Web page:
LANGUAGE continues to be an enigma in Pakistan. For the umpteenth time education is being ‘reformed’ in this country. Federal Minister of Planning and Development Ahsan Iqbal has now announced that ‘Urdish’ will be used as the medium of education in the country.
This is the first time Urdish (not Urlish) is being introduced officially. According to the minister, this initiative will rid the country of the “English medium-Urdu medium controversy that has damaged education standards and adversely affected the growth of young minds.”
Explaining the connotations of Urdish as a medium, the minister said that English terminologies of science and technology would be blended with the Urdu narratives rather than adopting Urdu translations. No one has really quarrelled with that; many English words have become so integrated into Urdu that they are generally familiar and it would create problems to introduce newly coined convoluted Urdu terms. I always use the word television when I speak of the idiot box in Urdu as I don’t know of an Urdu equivalent. But I do protest when the Urdu word ‘awam’ is substituted by the word ‘commoners’.
When children are denied their own language, they never learn to think.
However, if the minister believes such gimmickry will satisfy those who clamour for English, he is wrong. Moreover, the introduction of Urdish will not boost students’ academic achievements or teach them civic responsibility and respect for diversity and tolerance, as the minister seems to believe.
That said, the three other initiatives Mr Iqbal promised simultaneously could change the education scene if implemented honestly and in earnest. They are: altering the curricula, reforming the examination system while making it transparent, and training the teachers. These as well as the language issue lie at the crux of the education crisis in Pakistan today.
It is shocking that even very intelligent and highly educated educationists fail to understand the direct relevance of language to academic standards.
Primary education is the base of all education. If it is flawed it will be difficult for it to sustain the weightier structure of higher education. Since ours is not a child-centric society we tend to ignore the needs of children when they start school. We also tend to confuse the use of a language as a medium of instruction and the teaching of one as a second language.
Our ignorance and politicisation of language issues has led to mass confusion and also resulted in the unnecessary controversy that the minister referred to. Young children instructed in their mother tongue have a better understanding of what they are taught which facilitates their cognitive development. Moreover language is the vehicle for thought and when children are denied their own language, they never learn to think.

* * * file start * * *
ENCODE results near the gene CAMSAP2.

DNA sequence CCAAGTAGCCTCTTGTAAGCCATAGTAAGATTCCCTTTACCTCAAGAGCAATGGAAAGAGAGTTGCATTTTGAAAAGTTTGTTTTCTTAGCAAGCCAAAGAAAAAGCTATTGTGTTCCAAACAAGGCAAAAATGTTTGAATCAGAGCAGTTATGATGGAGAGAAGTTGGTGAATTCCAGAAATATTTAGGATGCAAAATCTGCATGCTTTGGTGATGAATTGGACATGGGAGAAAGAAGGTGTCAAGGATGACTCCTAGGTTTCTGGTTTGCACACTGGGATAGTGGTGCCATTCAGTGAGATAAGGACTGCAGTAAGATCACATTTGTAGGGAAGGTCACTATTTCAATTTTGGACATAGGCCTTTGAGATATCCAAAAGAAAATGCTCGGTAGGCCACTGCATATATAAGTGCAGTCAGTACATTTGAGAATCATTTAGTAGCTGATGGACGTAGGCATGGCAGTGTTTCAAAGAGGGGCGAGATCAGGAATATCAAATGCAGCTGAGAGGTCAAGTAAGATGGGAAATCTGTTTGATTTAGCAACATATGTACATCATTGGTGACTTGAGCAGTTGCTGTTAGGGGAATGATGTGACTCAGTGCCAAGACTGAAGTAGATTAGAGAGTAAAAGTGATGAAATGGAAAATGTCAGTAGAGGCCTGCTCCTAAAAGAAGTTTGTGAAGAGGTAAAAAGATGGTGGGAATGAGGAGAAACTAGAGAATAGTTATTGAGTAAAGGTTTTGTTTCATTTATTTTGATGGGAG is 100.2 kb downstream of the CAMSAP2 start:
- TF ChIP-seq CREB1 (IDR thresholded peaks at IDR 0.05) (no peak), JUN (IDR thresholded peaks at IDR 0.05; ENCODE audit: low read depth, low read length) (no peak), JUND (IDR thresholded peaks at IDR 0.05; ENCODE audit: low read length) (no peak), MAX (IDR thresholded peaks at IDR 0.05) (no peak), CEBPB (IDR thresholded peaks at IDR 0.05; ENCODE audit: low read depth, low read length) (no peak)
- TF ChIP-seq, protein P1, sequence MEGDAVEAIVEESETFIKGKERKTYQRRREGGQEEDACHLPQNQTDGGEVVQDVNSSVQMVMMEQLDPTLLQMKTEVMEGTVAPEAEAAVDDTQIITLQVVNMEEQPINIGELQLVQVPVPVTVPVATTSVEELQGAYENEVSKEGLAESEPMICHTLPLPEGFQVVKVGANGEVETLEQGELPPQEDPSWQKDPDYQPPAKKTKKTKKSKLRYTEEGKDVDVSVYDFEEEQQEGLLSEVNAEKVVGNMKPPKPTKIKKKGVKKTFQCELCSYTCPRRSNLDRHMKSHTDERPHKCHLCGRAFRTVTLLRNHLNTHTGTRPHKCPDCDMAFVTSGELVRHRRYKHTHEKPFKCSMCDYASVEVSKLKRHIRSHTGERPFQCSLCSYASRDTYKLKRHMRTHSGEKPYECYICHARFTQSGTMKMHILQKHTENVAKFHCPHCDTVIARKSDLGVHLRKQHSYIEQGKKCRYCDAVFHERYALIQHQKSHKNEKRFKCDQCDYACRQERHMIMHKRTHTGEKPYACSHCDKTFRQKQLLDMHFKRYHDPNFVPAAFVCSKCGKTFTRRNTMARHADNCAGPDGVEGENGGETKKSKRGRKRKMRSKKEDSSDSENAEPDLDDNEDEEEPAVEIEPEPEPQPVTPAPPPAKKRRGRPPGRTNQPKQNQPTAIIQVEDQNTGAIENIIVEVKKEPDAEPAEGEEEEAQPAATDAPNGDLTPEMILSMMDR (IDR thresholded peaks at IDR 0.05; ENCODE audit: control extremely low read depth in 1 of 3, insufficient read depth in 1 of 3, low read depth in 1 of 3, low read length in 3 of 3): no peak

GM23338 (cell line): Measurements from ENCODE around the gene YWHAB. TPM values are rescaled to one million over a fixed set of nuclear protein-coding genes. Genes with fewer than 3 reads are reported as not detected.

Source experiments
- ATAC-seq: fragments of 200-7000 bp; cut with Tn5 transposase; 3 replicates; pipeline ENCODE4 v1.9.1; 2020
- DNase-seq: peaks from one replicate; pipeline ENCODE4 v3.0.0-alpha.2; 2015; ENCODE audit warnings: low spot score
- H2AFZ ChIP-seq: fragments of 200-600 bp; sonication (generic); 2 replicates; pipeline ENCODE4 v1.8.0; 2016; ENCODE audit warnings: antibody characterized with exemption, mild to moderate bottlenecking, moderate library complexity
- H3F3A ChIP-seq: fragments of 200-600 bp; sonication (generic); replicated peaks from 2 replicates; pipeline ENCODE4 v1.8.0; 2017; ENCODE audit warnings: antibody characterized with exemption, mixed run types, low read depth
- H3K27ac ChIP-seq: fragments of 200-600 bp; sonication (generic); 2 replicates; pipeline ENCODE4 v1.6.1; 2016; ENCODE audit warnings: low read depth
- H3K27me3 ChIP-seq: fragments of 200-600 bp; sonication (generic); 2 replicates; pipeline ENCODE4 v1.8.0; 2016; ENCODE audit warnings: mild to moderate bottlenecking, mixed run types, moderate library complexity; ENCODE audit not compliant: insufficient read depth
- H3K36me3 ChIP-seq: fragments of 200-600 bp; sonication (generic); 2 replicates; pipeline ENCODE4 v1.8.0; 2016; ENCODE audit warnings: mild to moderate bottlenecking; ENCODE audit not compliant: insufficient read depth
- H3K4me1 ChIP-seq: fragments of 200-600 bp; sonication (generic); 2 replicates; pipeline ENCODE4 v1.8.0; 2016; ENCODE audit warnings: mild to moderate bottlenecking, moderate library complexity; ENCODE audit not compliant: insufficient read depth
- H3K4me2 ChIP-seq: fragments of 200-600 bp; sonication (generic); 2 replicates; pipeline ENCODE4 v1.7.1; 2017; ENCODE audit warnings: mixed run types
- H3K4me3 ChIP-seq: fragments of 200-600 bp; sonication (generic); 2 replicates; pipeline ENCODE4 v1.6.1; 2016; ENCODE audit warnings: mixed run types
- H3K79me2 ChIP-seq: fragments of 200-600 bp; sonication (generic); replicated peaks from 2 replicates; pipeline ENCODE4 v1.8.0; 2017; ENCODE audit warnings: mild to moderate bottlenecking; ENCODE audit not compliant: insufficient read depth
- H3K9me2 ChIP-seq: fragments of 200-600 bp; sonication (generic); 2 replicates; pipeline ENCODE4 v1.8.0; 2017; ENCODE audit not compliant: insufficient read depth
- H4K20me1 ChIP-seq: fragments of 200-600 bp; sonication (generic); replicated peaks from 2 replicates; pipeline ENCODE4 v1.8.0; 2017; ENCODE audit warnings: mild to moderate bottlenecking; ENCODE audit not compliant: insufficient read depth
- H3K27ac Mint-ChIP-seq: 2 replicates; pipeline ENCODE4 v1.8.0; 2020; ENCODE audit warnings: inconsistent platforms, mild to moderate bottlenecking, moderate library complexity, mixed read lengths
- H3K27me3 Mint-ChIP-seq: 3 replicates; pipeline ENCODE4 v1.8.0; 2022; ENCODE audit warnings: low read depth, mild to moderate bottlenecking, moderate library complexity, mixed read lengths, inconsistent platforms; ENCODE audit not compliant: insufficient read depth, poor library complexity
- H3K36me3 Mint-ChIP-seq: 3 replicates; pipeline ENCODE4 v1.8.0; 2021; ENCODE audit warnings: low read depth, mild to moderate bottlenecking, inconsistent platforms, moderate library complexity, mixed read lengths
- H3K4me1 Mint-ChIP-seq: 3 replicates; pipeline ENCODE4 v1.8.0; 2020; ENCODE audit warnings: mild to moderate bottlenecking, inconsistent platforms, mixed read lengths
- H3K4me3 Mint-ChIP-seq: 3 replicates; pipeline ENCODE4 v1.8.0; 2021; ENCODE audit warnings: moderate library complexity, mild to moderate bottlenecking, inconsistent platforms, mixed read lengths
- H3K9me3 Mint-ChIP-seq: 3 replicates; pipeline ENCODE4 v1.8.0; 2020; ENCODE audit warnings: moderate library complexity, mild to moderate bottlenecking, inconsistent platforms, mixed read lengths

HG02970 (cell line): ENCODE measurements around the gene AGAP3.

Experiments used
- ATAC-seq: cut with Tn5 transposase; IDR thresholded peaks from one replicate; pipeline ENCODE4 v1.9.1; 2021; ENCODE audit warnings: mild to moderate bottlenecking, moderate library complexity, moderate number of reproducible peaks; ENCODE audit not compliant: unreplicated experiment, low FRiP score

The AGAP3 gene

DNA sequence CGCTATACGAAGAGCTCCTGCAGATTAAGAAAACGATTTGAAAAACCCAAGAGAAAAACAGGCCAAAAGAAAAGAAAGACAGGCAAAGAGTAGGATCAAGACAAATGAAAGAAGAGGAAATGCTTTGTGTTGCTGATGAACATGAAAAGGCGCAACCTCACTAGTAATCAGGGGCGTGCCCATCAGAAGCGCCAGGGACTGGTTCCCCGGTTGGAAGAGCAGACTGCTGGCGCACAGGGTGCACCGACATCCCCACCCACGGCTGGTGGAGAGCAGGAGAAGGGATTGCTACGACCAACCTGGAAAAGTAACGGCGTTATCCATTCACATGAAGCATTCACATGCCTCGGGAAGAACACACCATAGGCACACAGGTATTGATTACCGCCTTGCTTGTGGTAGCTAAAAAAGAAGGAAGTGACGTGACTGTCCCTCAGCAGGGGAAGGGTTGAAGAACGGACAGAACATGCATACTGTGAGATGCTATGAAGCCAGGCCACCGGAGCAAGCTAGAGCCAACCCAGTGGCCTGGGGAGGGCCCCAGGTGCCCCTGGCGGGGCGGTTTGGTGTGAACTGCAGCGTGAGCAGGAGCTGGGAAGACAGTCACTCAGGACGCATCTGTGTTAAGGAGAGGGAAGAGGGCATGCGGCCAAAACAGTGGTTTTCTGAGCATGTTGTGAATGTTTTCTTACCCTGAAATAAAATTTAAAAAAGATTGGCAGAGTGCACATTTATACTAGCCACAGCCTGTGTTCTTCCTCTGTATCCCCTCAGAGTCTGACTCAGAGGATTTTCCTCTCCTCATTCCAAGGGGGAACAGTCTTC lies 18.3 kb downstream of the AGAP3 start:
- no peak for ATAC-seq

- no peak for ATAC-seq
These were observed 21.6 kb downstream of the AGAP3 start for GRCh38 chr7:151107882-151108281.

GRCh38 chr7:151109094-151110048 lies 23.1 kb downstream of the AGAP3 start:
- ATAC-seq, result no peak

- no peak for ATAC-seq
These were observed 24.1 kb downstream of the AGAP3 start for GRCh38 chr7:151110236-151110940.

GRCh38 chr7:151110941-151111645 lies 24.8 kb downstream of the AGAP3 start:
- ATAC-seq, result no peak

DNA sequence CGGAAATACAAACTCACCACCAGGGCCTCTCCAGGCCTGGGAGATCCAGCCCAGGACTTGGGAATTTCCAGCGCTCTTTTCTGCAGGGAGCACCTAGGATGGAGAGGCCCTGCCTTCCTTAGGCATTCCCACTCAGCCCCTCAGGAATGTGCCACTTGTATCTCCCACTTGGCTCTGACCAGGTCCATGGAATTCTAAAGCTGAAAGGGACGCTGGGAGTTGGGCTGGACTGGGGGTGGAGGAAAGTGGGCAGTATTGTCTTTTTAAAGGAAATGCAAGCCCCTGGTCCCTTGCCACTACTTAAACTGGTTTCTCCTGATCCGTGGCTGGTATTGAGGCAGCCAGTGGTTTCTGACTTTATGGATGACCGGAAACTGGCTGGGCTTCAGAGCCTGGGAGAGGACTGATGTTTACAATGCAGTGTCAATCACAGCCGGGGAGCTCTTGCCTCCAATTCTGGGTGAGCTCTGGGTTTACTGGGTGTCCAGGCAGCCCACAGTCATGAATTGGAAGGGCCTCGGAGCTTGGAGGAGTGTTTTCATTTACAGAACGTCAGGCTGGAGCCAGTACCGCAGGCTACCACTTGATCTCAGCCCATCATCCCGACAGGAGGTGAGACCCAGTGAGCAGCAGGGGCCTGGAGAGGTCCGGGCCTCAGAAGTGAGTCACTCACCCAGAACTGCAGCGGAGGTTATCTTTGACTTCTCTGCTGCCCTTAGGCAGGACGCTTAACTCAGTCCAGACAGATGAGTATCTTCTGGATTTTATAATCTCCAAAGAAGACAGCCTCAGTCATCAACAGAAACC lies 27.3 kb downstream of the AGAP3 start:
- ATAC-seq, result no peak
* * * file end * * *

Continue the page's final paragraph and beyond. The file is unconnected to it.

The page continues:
It is time we re-thought our aspiration to use English as the medium in school, something that the minister has tried to gloss over with his idea of Urdish. We need to shed the myth that by using English as the medium we can kill two birds with one stone: teach children English as well as the subject being taught. In reality they learn neither.
If these arguments make no sense, the basic facts should be more convincing. There is empirical evidence that a preponderant majority of teachers in Pakistan are not proficient in English. When the Punjab government tried to introduce English as the medium of instruction in 2013, it had to rescind its orders a few months later. The teachers actually pleaded with the authorities to spare them this torture as English was not their forte.
As it is, teachers also need to be trained in pedagogy and the subjects they are teaching. Burdening them with English as well is a recipe for disaster. Why not make a beginning in our own languages?
That doesn’t mean that children don’t need to learn the basics of English as a second language. That can be taken care of by training only the required number of teachers as English language teachers who should know the modern methods of language teaching.
Language also has a social dimension that impinges on the employment sector. We are made to believe that English is good, Urdu/indigenous languages are bad. This is not true. The quality of education depends on the quality of teaching, textbooks and, above all, how much a child is motivated. The argument that we do not have books in our own languages smacks of ignorance. Textbooks are developed in response to demands. If this approach is adopted, by the time children complete their schooling, the small percentage of children who opt for higher/technical education could build on their basic knowledge of English to become bilingual. The others would still find productive jobs that do not require expertise in English. We must shed our bias against our own languages.
The writer is the author of The Tyranny of Language in Education: The Problem and its Solution.
Published in Dawn, August 21st, 2015